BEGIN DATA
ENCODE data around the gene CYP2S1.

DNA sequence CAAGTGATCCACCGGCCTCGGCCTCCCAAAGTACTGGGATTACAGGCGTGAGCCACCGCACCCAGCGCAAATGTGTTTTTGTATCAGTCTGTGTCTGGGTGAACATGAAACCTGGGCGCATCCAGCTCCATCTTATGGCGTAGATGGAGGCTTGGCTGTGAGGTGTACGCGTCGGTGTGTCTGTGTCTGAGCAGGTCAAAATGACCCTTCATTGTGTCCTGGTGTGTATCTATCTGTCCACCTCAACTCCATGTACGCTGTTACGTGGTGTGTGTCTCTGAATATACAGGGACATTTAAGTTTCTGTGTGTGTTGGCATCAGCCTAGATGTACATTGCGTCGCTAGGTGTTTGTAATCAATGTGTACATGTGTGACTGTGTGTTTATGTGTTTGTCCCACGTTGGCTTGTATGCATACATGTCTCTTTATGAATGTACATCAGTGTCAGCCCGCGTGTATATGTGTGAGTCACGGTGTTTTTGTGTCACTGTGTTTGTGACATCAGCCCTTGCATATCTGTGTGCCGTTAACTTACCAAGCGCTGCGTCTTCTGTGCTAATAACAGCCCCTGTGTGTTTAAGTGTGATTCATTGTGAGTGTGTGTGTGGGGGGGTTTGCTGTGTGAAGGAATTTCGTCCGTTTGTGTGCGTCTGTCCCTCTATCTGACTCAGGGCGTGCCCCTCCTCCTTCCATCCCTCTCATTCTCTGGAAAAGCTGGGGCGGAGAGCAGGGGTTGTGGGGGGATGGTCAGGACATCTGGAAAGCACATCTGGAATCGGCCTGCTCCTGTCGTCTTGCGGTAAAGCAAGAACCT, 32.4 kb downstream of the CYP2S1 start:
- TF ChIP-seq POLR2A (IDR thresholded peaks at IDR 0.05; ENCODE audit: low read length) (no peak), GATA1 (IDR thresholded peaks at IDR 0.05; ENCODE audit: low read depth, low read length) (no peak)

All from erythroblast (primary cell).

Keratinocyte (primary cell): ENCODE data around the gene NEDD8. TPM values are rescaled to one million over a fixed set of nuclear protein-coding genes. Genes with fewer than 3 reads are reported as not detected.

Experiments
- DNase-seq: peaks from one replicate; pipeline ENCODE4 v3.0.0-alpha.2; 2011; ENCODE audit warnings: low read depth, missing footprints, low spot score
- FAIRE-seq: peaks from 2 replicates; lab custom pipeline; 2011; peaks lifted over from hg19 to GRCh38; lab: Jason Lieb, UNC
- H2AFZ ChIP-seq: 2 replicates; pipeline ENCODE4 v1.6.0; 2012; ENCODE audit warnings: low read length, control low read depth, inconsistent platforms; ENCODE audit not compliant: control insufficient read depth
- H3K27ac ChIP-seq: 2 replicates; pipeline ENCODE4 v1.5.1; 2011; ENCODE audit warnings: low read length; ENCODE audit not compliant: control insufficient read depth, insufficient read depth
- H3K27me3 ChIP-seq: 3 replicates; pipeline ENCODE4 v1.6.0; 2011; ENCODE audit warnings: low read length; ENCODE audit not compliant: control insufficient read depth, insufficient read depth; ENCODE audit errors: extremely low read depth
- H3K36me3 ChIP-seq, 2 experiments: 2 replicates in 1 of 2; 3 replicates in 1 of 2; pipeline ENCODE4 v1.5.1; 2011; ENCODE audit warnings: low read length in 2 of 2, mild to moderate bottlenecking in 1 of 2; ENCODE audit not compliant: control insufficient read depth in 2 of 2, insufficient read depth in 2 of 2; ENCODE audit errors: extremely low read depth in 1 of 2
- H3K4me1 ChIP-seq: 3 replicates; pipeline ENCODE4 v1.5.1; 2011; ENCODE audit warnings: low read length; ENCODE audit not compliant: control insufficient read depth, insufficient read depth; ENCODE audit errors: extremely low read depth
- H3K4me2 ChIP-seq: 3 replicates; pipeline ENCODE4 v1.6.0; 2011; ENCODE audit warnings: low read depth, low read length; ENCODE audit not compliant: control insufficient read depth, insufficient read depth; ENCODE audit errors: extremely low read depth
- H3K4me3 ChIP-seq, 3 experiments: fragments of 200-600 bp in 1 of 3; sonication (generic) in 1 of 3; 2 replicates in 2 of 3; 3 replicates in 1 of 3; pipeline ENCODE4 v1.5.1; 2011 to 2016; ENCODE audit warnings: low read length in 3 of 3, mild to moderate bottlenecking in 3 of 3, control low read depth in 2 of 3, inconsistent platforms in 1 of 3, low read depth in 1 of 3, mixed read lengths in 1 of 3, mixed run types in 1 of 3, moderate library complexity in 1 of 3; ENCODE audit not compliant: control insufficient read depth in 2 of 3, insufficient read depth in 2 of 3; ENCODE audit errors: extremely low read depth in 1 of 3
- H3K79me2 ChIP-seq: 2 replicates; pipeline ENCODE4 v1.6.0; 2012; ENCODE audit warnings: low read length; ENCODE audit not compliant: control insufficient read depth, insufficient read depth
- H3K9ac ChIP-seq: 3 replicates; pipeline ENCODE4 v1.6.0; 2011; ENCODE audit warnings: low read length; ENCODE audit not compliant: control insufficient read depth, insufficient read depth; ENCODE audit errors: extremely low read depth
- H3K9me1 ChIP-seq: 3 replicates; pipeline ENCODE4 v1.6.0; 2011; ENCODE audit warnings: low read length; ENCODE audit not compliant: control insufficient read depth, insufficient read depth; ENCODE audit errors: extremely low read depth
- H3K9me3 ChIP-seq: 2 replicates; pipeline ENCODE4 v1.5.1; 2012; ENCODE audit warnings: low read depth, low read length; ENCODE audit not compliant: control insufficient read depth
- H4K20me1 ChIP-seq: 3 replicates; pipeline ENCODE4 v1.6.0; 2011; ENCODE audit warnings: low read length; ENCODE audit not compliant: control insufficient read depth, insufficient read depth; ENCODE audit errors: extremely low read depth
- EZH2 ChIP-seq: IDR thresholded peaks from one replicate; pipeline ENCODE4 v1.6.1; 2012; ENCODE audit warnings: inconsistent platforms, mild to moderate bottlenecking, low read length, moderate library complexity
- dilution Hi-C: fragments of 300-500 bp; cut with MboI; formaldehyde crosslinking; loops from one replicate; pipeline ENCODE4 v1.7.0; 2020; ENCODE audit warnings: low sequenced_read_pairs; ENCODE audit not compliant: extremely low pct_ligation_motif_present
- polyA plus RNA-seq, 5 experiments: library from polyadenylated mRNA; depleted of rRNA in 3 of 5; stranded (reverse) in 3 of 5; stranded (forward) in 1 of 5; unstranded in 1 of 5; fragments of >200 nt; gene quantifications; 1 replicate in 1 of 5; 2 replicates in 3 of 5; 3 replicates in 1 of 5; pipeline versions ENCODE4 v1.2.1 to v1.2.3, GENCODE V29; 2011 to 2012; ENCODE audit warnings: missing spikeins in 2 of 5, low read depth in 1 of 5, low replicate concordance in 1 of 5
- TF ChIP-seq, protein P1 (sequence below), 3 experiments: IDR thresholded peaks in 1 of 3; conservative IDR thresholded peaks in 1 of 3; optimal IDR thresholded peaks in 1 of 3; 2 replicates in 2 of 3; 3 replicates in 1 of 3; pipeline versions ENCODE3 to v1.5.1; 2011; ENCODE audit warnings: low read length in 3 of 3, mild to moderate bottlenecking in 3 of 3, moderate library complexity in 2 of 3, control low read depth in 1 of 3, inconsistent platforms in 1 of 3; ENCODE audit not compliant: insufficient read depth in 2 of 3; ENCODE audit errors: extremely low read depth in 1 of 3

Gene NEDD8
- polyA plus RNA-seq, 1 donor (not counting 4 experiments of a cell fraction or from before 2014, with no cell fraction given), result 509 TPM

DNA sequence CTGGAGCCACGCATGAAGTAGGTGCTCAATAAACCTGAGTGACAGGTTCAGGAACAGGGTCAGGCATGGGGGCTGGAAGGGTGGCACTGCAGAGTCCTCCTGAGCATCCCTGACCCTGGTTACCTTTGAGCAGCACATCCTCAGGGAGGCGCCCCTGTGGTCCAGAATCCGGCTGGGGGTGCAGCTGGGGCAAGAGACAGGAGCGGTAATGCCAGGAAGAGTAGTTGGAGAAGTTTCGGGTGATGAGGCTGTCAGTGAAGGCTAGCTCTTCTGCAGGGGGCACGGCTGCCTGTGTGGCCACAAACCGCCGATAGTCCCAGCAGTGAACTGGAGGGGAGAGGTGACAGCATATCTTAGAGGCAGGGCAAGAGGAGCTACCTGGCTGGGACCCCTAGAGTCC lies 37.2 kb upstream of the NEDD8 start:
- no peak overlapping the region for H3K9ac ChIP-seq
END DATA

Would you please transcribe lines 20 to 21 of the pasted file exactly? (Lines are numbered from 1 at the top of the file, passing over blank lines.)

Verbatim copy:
- H4K20me1 ChIP-seq: 3 replicates; pipeline ENCODE4 v1.6.0; 2011; ENCODE audit warnings: low read length; ENCODE audit not compliant: control insufficient read depth, insufficient read depth; ENCODE audit errors: extremely low read depth
- EZH2 ChIP-seq: IDR thresholded peaks from one replicate; pipeline ENCODE4 v1.6.1; 2012; ENCODE audit warnings: inconsistent platforms, mild to moderate bottlenecking, low read length, moderate library complexity